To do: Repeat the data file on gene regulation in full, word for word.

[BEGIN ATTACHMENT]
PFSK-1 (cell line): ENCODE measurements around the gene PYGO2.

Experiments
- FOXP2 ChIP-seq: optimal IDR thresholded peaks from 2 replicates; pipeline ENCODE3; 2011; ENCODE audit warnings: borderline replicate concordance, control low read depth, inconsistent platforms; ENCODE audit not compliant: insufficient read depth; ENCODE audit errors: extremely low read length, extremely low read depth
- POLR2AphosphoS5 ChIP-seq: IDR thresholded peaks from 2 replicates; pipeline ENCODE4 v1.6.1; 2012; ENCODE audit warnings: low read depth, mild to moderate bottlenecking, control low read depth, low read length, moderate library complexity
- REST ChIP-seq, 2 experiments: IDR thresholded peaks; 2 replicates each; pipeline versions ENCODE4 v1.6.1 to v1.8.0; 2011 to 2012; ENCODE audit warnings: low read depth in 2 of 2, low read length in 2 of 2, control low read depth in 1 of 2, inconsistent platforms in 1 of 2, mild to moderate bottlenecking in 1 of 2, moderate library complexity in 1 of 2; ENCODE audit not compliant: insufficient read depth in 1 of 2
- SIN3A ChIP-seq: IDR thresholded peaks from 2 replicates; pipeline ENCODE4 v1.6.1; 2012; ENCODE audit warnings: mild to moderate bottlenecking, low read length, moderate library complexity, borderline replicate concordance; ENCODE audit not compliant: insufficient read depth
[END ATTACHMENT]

PFSK-1 (cell line): ENCODE measurements around the gene PYGO2.

Experiments
- FOXP2 ChIP-seq: optimal IDR thresholded peaks from 2 replicates; pipeline ENCODE3; 2011; ENCODE audit warnings: borderline replicate concordance, control low read depth, inconsistent platforms; ENCODE audit not compliant: insufficient read depth; ENCODE audit errors: extremely low read length, extremely low read depth
- POLR2AphosphoS5 ChIP-seq: IDR thresholded peaks from 2 replicates; pipeline ENCODE4 v1.6.1; 2012; ENCODE audit warnings: low read depth, mild to moderate bottlenecking, control low read depth, low read length, moderate library complexity
- REST ChIP-seq, 2 experiments: IDR thresholded peaks; 2 replicates each; pipeline versions ENCODE4 v1.6.1 to v1.8.0; 2011 to 2012; ENCODE audit warnings: low read depth in 2 of 2, low read length in 2 of 2, control low read depth in 1 of 2, inconsistent platforms in 1 of 2, mild to moderate bottlenecking in 1 of 2, moderate library complexity in 1 of 2; ENCODE audit not compliant: insufficient read depth in 1 of 2
- SIN3A ChIP-seq: IDR thresholded peaks from 2 replicates; pipeline ENCODE4 v1.6.1; 2012; ENCODE audit warnings: mild to moderate bottlenecking, low read length, moderate library complexity, borderline replicate concordance; ENCODE audit not compliant: insufficient read depth